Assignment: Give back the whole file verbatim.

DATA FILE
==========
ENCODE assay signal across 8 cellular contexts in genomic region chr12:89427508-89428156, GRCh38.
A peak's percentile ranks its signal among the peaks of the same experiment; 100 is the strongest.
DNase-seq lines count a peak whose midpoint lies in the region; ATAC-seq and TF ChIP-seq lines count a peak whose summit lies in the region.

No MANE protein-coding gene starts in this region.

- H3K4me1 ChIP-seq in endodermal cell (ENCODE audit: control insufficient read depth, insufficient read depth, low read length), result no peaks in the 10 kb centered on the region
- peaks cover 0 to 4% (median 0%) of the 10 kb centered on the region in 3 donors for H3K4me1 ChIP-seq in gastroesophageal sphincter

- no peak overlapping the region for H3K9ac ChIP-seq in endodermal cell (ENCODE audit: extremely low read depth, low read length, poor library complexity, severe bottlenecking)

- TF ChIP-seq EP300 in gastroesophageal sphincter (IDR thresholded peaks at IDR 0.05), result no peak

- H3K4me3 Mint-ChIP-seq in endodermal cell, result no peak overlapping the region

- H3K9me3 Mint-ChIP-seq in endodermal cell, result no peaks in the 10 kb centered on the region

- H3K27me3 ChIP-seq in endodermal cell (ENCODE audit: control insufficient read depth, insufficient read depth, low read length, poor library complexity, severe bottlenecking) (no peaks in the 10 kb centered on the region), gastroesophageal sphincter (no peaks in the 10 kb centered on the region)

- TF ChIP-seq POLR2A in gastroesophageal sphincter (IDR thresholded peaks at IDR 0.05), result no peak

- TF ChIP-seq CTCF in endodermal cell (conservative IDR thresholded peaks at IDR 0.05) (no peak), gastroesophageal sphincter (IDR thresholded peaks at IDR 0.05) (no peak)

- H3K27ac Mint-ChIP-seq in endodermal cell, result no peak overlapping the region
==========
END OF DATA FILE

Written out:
ENCODE assay signal across 8 cellular contexts in genomic region chr12:89427508-89428156, GRCh38.
A peak's percentile ranks its signal among the peaks of the same experiment; 100 is the strongest.
DNase-seq lines count a peak whose midpoint lies in the region; ATAC-seq and TF ChIP-seq lines count a peak whose summit lies in the region.

No MANE protein-coding gene starts in this region.

- H3K4me1 ChIP-seq in endodermal cell (ENCODE audit: control insufficient read depth, insufficient read depth, low read length), result no peaks in the 10 kb centered on the region
- peaks cover 0 to 4% (median 0%) of the 10 kb centered on the region in 3 donors for H3K4me1 ChIP-seq in gastroesophageal sphincter

- no peak overlapping the region for H3K9ac ChIP-seq in endodermal cell (ENCODE audit: extremely low read depth, low read length, poor library complexity, severe bottlenecking)

- TF ChIP-seq EP300 in gastroesophageal sphincter (IDR thresholded peaks at IDR 0.05), result no peak

- H3K4me3 Mint-ChIP-seq in endodermal cell, result no peak overlapping the region

- H3K9me3 Mint-ChIP-seq in endodermal cell, result no peaks in the 10 kb centered on the region

- H3K27me3 ChIP-seq in endodermal cell (ENCODE audit: control insufficient read depth, insufficient read depth, low read length, poor library complexity, severe bottlenecking) (no peaks in the 10 kb centered on the region), gastroesophageal sphincter (no peaks in the 10 kb centered on the region)

- TF ChIP-seq POLR2A in gastroesophageal sphincter (IDR thresholded peaks at IDR 0.05), result no peak

- TF ChIP-seq CTCF in endodermal cell (conservative IDR thresholded peaks at IDR 0.05) (no peak), gastroesophageal sphincter (IDR thresholded peaks at IDR 0.05) (no peak)

- H3K27ac Mint-ChIP-seq in endodermal cell, result no peak overlapping the region